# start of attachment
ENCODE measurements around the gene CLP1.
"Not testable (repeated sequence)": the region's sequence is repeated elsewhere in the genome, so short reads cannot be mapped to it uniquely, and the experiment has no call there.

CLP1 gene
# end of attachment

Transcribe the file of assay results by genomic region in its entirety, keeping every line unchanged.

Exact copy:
ENCODE measurements around the gene CLP1.
"Not testable (repeated sequence)": the region's sequence is repeated elsewhere in the genome, so short reads cannot be mapped to it uniquely, and the experiment has no call there.

CLP1 gene